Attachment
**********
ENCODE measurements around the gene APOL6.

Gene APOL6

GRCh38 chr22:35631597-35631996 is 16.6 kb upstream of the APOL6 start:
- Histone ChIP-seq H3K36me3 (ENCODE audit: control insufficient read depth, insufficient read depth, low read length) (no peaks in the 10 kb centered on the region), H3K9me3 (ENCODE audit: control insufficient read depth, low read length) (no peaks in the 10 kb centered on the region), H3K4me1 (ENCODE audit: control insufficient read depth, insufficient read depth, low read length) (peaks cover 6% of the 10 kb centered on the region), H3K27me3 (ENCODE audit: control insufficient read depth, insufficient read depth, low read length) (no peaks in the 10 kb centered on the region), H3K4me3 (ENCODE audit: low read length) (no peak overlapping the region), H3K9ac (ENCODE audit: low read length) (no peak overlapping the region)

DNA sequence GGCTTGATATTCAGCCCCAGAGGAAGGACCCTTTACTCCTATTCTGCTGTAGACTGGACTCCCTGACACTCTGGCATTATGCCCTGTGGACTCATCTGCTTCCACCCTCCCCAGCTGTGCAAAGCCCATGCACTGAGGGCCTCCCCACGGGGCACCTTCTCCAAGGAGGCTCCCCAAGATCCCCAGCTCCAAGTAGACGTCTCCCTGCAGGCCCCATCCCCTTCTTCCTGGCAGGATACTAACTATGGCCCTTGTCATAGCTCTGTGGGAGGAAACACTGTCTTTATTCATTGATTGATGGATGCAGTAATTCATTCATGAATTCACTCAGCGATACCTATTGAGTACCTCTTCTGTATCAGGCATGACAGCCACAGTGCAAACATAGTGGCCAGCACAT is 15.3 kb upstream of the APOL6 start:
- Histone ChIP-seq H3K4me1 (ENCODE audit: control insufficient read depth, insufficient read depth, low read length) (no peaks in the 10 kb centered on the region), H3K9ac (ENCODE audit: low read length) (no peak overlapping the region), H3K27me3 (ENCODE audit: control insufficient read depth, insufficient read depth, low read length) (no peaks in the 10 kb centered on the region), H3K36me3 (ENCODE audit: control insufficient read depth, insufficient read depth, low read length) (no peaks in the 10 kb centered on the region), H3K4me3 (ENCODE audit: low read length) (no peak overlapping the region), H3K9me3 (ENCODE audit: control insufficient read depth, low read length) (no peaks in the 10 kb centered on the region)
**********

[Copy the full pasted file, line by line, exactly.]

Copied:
ENCODE measurements around the gene APOL6.

Gene APOL6

GRCh38 chr22:35631597-35631996 is 16.6 kb upstream of the APOL6 start:
- Histone ChIP-seq H3K36me3 (ENCODE audit: control insufficient read depth, insufficient read depth, low read length) (no peaks in the 10 kb centered on the region), H3K9me3 (ENCODE audit: control insufficient read depth, low read length) (no peaks in the 10 kb centered on the region), H3K4me1 (ENCODE audit: control insufficient read depth, insufficient read depth, low read length) (peaks cover 6% of the 10 kb centered on the region), H3K27me3 (ENCODE audit: control insufficient read depth, insufficient read depth, low read length) (no peaks in the 10 kb centered on the region), H3K4me3 (ENCODE audit: low read length) (no peak overlapping the region), H3K9ac (ENCODE audit: low read length) (no peak overlapping the region)

DNA sequence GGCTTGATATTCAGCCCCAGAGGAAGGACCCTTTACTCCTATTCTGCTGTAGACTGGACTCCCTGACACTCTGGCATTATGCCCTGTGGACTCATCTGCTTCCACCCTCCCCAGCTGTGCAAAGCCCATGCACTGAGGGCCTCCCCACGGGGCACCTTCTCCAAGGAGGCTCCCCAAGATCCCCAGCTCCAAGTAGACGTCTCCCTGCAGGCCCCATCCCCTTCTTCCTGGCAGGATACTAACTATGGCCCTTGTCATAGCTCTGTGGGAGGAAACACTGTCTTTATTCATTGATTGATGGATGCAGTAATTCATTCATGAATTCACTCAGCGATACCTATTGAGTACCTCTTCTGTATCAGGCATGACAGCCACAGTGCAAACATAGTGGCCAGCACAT is 15.3 kb upstream of the APOL6 start:
- Histone ChIP-seq H3K4me1 (ENCODE audit: control insufficient read depth, insufficient read depth, low read length) (no peaks in the 10 kb centered on the region), H3K9ac (ENCODE audit: low read length) (no peak overlapping the region), H3K27me3 (ENCODE audit: control insufficient read depth, insufficient read depth, low read length) (no peaks in the 10 kb centered on the region), H3K36me3 (ENCODE audit: control insufficient read depth, insufficient read depth, low read length) (no peaks in the 10 kb centered on the region), H3K4me3 (ENCODE audit: low read length) (no peak overlapping the region), H3K9me3 (ENCODE audit: control insufficient read depth, low read length) (no peaks in the 10 kb centered on the region)